Collecting & Shooting Reference Photos Part I
Updated: Apr 27, 2021
Why Do Artists Need Reference?
When starting a new project, it can seem daunting, frustrating, and even a waste of time to find reference. You may think, "I'm an artist; I'm supposed to be able to draw anything." Perhaps you've seen a documentary on animators and watched them bring Mickey to life from blank page to suspender buttons without a single mouse. Here's a little secret: all artists use reference. Whether it was spending years drawing from life, learning to shoot good photos, or a combination of both, all good artists have a stockpile from which to compose their images. It even saves time in the long run and makes paintings more compelling and, more importantly, convincing.
Let's explore the difference taking the time to gather reference can make. Consider, for example, Disney's Snow White and the Seven Dwarfs versus Disney's Bambi.
Here we see an assortment of animals drawn by Disney's team. Lifelike is not the word I would use. We can tell what each furry creature is, but they are more filled with jello and fluff than bones. Of course in the animators' defense, all the efforts in this film were directed towards making Snow White as believable as possible, so perhaps we can forgive our animators in this instance. Blame, however, is not the point. We are merely here to consider what effect some attention to detail in the reference department can have. Now consider Disney's Bambi released five years later.
Here the animals are still stylized, but you can tell that a study of anatomy has been attended to for this heavily animal-populated production. Even the rabbits have a bit more structure than back in the Snow White years. How did they do this?
First of all the animals were deemed important enough to spend the time and money to get a good sense of how to draw them realistically. Disney's goal for this feature film was to be as naturalistic as possible. Consequently he sent animators to study deer and other animals in the woods. He hired a photographer to shoot photos of the forest in its seasons. He even brought live animals into the studio itself. What's more, "the animators painstakingly studied dear anatomy, making sure everything was just right" (www.ohmydisney.com).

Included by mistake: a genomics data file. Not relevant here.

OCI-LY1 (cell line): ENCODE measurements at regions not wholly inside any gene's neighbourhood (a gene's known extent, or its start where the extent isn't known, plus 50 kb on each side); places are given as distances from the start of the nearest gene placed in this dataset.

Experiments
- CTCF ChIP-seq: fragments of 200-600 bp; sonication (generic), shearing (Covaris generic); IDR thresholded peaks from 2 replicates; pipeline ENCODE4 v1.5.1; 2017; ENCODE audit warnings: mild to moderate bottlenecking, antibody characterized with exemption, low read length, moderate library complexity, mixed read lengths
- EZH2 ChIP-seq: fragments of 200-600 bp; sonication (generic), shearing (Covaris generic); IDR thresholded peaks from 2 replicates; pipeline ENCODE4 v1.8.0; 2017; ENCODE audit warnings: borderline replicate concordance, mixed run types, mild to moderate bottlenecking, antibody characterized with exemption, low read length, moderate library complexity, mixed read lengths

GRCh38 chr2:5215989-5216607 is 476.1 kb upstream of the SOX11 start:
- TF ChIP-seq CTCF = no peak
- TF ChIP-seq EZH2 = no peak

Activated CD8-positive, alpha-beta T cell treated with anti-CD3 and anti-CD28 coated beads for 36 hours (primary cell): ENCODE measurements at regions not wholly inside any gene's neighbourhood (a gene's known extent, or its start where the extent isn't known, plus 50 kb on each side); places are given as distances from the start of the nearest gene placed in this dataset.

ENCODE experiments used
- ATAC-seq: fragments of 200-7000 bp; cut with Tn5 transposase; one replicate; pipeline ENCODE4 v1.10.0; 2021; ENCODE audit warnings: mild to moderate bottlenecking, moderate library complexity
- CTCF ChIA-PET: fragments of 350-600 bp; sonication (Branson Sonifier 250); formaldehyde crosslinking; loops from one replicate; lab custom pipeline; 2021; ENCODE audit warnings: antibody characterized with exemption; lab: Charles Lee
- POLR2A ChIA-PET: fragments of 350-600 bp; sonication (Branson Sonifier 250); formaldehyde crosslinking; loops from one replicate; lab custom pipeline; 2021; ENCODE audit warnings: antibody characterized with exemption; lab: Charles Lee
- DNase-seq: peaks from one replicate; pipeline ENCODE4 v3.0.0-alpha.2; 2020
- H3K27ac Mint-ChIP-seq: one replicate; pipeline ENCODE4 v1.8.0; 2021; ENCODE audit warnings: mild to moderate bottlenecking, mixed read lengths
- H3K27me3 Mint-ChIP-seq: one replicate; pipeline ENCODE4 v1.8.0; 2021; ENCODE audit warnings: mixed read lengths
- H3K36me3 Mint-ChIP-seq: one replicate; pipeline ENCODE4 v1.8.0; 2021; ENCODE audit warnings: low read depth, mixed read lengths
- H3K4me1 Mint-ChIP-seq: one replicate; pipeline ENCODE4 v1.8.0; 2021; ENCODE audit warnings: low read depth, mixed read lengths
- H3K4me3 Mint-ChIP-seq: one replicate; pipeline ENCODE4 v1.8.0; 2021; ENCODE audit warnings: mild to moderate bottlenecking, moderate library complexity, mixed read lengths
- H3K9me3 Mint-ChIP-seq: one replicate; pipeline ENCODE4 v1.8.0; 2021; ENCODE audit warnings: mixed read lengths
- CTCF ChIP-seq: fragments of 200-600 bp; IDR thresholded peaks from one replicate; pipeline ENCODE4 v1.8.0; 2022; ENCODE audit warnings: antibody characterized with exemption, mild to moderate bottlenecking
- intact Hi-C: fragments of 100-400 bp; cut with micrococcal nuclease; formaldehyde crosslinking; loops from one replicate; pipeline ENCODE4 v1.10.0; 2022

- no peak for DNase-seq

Thousands of drawings of deer were done to hone in on the look for the movie. It's clear to see that "greater emphasis was placed on naturalism in the making of Bambi. Special art classes--an extension of the existing training program--were instituted so that Rico LeBrun could instruct the animators in the finer points of drawing animals. Real deer were kept on the lot as models for the artists. Books of photographic studies and innumerable model sheets were compiled, along with analyses of animal action and thousands of feet of live-action material to be used for reference" (Finch 257).
You can bet the artists had a stockpile of deer reference stored in their heads by the time this film was released in 1942. I know what you're thinking: "I don't do nearly enough preparatory work before beginning a painting!" Yeah, same!
To bring this point home, here is a picture of a toucan I drew from my head.
"Gee, don't quit your day job," I hear you say. Here's the thing: Unlike the Disney animators I haven't studied a bunch of toucans from life, so I don't have an experiential database to draw from. I've seen one or two. Could I get by in a game of Pictionary? Perhaps. Could I get published in National Geographic? Absolutely not.
Here's another shot at the toucan, this time using some reference.
See the difference? amateur's drawing, artist's drawing. Kachow.
You may not have all the time in the world to make 100 drawings of apples before beginning your picnic painting. I get it. But a little study or two can go a long way, and not just in your next painting, but in subsequent paintings down the road.
I hope this answers the question of why artists need reference. In my next post we will explore the first step in getting good reference, making preliminary sketches.
Here are the two sources I cite. If you're interested in learning more about the making of Disney's films check these out:
The Art of Walt Disney: From Mickey Mouse to the Magic Kingdom by Christopher Finch